failed rescue attempt on Aconcagua

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Messages 201 - 220 of total 398 in this topic << First  |  < Previous  |  Show All  |  Next >  |  Last >>
Chris Fasoldt

Mountain climber
Rockport, Maine
Feb 21, 2009 - 07:42am PT
It is jury-rigged and jerry-built
philo

Trad climber
boulder, co.
Feb 21, 2009 - 08:05am PT
Thanks Chris for clearing that up.
Rokjox

Trad climber
Boys I'dunno
Feb 21, 2009 - 08:27am PT
From Outside Online, mar 99.
This has been obliquely referred to several times. Another mans answer to the impossible.




"They told us we had two hours to climb down the West Rib and get these guys back up," Lowe continues. The West Rib is a technical climb down a 50-degree slope of ice and rock. "By the time we got to them, one of the Spaniards had already fallen to his death. The other two weren't wearing gloves or hats. They were in the last stages of hypothermia they were delirious and their hands were frozen way up past the wrist." Twight and Backes went back up with the first climber, who could still walk, with the idea they'd return to help Lowe carry up the second man, who was in much worse shape. Lowe decided there wasn't time to wait.

"I stood him up, leaned him against me, and started up, but he just passed out, so I cut a chunk of rope, tied him directly into my harness he was 20 feet below me and just started climbing up this thing, dragging the guy. It was fully epic. When I reached the fixed ropes, I couldn't keep dragging him, but he wouldn't get up. So I finally picked him up, piggyback, and staggered uphill to 19,500 feet and carried him on to the football field. It was one of those things you do because you have to do it, one of those Herculean things where you get a lot of adrenaline going and you just do it." They all flew off to Talkeetna in the Chinook.





There was a man. No snivelling about impossibility, just do it.

He became famous for what he did. I think he got what he earned.




Now those six are famous for what they did. I think their names should be published. So they can get what they earned.
ofcwalleye

Trad climber
everywhereUSA
Feb 21, 2009 - 08:28am PT
If the rescuers were expecting Federico Campanini to be dead then why did they go to the rescue on such bad conditions and in such quick pace as rescue organizers claim. Also, didn't the rescuers state they video tape the rescue to help them improve their future attempts.

I have real "a lot" of rescues from Everest, Mt. Hood, K2 and have been really impressed with the organization and the "rescue bags" they use. There have been a lot of miracles that have off those mountains.

This is not the dark ages. If you are a confident rescue climber then your heart is to rescue that person, because you fear that happening to you or your clients someday . That is why you learn from other's mistakes. I believe most guides practice and participate in alot of rescues to stay in shape and in tune their clients. They need to for liability purposes and to gain clients. I would imagine alot of the rescue team for Federico Campanini were probably trained guides. I agree with Federico's father, the rescue did not look very well planned. The only rescue item I saw was a rope. You would have to read the bigger mountain rescues to understand that this was not a good attempt. Only the confident climber would have volunteered for a rescue and usually it is the ones who really care about their jobs and the people they represent. I see an over-abundance (sorry teacher my spelling may be off) of red flags here.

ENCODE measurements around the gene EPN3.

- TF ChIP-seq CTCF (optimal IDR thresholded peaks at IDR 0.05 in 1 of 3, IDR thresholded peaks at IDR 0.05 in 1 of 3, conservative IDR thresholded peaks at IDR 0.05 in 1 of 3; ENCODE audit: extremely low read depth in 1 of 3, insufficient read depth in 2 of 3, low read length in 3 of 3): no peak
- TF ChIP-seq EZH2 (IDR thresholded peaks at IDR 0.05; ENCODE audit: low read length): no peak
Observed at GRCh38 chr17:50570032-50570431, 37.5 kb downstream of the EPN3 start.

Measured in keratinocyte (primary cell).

But how am I to judge. I wasn't there and I didn't volunteer. I probably couldn't have made it either!
tom woods

Gym climber
Bishop, CA
Feb 21, 2009 - 08:32am PT
nope- do you? Anyone ever tried? Share the info, what works what doesn't.

their problem was that they had to go up. that sucks, but there is a lot of effort and time involved in dragging a guy too.

Crawling slowly can take way too long too. I've seen a five minute walk take an hour when the victim insisted on walking. Werner - remember that slowpoke on the mist trail?

If brute strength doesn't work what do you do? I'd be thinking mechanical advantage, to assist the brute strength that is going to be needed.
Majid_S

Mountain climber
Bay Area
Topic Author's Reply - Feb 21, 2009 - 08:44am PT
Tom did you see this ?

http://www.youtube.com/watch?v=u3pJETt1s_Y
philo

Trad climber
boulder, co.
Feb 21, 2009 - 08:49am PT
Majid there is no comparison!

WBraun

climber
Feb 21, 2009 - 09:07am PT
Yeah Tom, I remember that old man, 1 hour to go 5 minutes. Hahaha

Anyways, The guys number was up. 30 Alex lowes, Jello's, Stumps and whatever bad ass m'ofukers on this planet would never have saved him.

Well ..... maybe Rocky?

When your numbers up it's up ......
TYeary

climber
Feb 21, 2009 - 09:33am PT
What Werner said.
Unfortunitly, there was no Alex Lowe present. Just guys trying to do a seemingly immpossible task of getting a largely un-responsive climber up several hundred meters over a 23,000 foot summit and then down the other side. They were already tired from racing up there and did what they could. This was not the Marine Corp, Denali Nat. Park rescue Team, or YOSAR. There is NO comparison to the Broad Peak rescue.
Perhaps it is true that they were unprepared, under-maned and poorly trained.
To those of you who are overly critical; have you been over 6000 meters, tired and in a storm, trying to "man -handle" dead weight up and over a 6968 meter summit? I find it poor style to coment what you cannot fathom. Try not judge these people too harshly.